SEATTLE — Mark Giordano was the first player on the ice when the Seattle Kraken opened their inaugural training camp Thursday, and when practice ended with a bag skate, guess who led his teammates?
Giordano, the defenseman who turns 38 on Oct. 3, the oldest player on the roster.
It did not go unnoticed.
It inspired the leader of the organization, Kraken president and CEO Tod Leiweke, who ran up to Giordano as he came off the ice to give him a hug and a pat on the back.
“Just awesome to see him out there skating that hard, man,” Leiweke said afterward. “I’m going to go work hard at my desk now.”
Giordano has seemed an obvious candidate to become the first captain of the Kraken since they selected him in the 2021 NHL Expansion Draft on July 21. He was captain of the Calgary Flames the past eight seasons and won the Mark Messier NHL Leadership Award in 2019-20.
We’ll see. He’s entering the last season of his contract. The Kraken are just getting started. Coach Dave Hakstol said Friday he and general manager Ron Francis have discussed naming a captain and have not made a decision.
“Ron and I will continue to talk about that as we go through training camp and make a final decision after,” Hakstol said.
But whatever happens, Giordano clearly will play a significant role with veterans like forwards Jordan Eberle and Jaden Schwartz.
“Obviously in Calgary [the captaincy] was a huge, huge deal for me, my family,” Giordano said. “When an organization puts that trust in you, I think it means a lot. I don’t care what guys say about it not meaning a lot. It should mean a lot.
“But there’s a lot of different things going into it. We’re a brand-new team, there’s a lot of new faces, and I think as far as the coaches and management, they need to get to know us as players and as people before … Those are big decisions.
“For me, it’s not going to change anything either way. With a letter on my jersey or not, I’m going to try and help as much as I can on the ice and off the ice especially with our team.”
Leadership is especially important for the Kraken, an expansion team trying to build an identity of hard work and grit with a roster of players from across the League who need to bond into a team.
Giordano couldn’t have a better backstory in that context. An undrafted free agent, he went on to play 15 seasons for the Flames. In 2018-19, at 35, he won the Norris Trophy, which goes to the best defenseman in the NHL as voted by the Professional Hockey Writers Association.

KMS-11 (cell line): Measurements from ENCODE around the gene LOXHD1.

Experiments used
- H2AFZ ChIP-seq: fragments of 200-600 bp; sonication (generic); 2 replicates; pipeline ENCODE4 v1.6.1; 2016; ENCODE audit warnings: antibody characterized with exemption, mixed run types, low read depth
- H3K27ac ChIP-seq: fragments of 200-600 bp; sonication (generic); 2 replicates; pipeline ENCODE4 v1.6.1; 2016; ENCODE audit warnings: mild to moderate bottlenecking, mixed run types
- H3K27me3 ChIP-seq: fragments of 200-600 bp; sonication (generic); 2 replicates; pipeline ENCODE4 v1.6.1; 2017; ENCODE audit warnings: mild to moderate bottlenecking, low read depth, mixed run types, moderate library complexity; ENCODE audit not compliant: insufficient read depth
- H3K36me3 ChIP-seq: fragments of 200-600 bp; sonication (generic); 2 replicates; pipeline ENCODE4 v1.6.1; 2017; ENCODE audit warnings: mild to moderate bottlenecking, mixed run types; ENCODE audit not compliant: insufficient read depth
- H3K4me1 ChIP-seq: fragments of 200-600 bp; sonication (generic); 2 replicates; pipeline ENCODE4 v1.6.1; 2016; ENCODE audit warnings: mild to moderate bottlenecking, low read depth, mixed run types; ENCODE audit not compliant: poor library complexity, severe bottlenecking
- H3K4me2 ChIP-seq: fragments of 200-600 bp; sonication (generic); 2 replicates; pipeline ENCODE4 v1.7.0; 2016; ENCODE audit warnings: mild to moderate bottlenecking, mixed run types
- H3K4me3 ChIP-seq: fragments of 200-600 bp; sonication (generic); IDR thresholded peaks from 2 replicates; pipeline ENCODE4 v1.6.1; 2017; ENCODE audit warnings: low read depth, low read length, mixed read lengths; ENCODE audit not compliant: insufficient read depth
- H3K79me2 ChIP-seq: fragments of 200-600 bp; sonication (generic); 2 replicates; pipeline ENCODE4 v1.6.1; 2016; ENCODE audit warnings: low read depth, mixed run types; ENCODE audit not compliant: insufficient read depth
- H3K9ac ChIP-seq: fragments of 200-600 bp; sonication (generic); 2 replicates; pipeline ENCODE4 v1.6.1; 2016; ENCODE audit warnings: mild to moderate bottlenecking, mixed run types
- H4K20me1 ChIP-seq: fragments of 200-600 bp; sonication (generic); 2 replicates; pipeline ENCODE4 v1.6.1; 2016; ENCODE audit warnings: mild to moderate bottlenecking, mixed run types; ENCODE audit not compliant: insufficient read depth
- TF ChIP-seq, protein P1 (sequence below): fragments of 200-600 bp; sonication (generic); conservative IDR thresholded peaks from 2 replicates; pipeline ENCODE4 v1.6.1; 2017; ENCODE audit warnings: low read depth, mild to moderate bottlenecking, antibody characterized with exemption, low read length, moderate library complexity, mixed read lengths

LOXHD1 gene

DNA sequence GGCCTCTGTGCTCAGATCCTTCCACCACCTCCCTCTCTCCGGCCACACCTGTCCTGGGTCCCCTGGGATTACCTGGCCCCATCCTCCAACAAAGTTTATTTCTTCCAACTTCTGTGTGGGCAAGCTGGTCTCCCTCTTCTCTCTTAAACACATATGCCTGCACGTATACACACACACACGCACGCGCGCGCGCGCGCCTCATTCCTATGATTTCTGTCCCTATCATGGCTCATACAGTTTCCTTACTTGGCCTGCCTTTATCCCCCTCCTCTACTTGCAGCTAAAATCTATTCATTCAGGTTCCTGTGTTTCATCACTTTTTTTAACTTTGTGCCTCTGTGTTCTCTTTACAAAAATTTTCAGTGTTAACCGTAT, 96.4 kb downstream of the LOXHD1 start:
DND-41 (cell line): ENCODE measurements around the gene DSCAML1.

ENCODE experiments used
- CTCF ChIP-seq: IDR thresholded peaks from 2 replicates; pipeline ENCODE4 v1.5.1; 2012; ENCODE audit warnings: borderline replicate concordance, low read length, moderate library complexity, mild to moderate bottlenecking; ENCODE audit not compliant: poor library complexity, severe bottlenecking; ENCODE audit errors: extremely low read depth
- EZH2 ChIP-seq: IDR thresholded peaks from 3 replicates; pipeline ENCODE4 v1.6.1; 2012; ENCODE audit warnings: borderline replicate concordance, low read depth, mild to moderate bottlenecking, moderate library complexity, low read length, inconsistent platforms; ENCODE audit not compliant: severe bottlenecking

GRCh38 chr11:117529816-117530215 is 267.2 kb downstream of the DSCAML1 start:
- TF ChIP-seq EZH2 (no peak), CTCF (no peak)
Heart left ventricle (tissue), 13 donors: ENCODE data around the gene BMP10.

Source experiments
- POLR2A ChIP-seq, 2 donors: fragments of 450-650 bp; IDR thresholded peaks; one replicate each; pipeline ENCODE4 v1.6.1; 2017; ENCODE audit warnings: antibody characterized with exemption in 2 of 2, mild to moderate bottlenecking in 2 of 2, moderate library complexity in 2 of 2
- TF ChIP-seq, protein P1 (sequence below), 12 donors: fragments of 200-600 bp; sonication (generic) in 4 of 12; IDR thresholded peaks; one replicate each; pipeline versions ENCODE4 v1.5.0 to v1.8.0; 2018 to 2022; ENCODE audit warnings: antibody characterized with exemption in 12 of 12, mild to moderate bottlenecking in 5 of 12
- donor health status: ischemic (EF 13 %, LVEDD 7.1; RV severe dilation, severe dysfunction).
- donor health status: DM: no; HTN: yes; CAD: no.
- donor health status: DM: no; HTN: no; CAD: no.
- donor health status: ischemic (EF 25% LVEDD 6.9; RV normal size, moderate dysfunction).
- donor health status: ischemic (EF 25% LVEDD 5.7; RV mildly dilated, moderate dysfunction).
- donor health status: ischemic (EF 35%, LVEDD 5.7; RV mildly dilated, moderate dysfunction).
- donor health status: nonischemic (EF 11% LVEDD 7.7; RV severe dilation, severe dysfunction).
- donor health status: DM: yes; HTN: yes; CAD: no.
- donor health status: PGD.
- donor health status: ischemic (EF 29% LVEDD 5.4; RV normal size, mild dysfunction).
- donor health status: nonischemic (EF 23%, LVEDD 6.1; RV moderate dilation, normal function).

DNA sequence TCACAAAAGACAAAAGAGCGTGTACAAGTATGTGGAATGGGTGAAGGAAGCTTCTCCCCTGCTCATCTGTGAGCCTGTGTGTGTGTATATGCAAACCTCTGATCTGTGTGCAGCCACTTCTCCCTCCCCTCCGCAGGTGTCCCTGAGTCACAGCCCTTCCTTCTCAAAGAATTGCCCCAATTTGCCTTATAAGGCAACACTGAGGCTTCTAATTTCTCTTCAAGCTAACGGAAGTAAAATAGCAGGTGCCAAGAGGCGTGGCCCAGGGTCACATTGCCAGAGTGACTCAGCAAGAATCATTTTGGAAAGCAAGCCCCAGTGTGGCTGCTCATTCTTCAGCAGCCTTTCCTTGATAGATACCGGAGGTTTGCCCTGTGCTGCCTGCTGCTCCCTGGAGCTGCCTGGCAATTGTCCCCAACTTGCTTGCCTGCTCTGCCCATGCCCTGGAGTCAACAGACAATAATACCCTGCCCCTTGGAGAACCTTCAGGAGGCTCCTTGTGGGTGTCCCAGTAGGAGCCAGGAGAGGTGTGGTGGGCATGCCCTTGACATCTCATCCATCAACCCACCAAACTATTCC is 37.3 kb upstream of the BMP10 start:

He still takes nothing for granted, still pushes to improve and still burns for his first championship.
“Looking forward to being a good leader on this team, but in order to be a good leader, you have to play well, and you have to play big minutes in key situations,” Giordano said. “That’s when guys look up to you the most, when you’re a reliable part of the team. …
“It comes down to not having won and having that success in playoffs and going far and going on those deep runs. I don’t care who you are. You look around the League, there’s a ton of guys who are great players, and we’re all playing for that ultimate goal.”
Giordano was the captain in Calgary because of who he was; he wasn’t who he was because he was the captain. All he’s doing in Seattle is being himself. That’s all he has to do.
“We were extremely blessed to have ‘Gio’ be available to us,” goalie Chris Driedger said. “There’s not many leaders around the NHL with as much presence and just core natural leadership ability. … When young guys have questions, he’s super approachable, really nice guy, and just handles himself the right way with dignity and class.”
Jamie Oleksiak, Giordano’s defense partner through two days of camp, said: “His reputation kind of speaks for itself. His practice habits are great, and he’s moving really well. I think just in the bag skate [Thursday], he was leading the pack, so I think that’s just an example of how hard he works. He’s setting the pace for us and leading by example.”
Why did Giordano lead the pack in the bag skate?
“First off, every time you get out there, you’ve got to give obviously your all,” Giordano said. “For me, getting older, you want to be able to make sure that you’re in top shape, you can keep up obviously with all the young guys and the speed out there. But yeah, I think for me it’s just, mindset is, give it your all, and wherever you finish, you finish.”
Sounds like the mentality the Kraken need to have.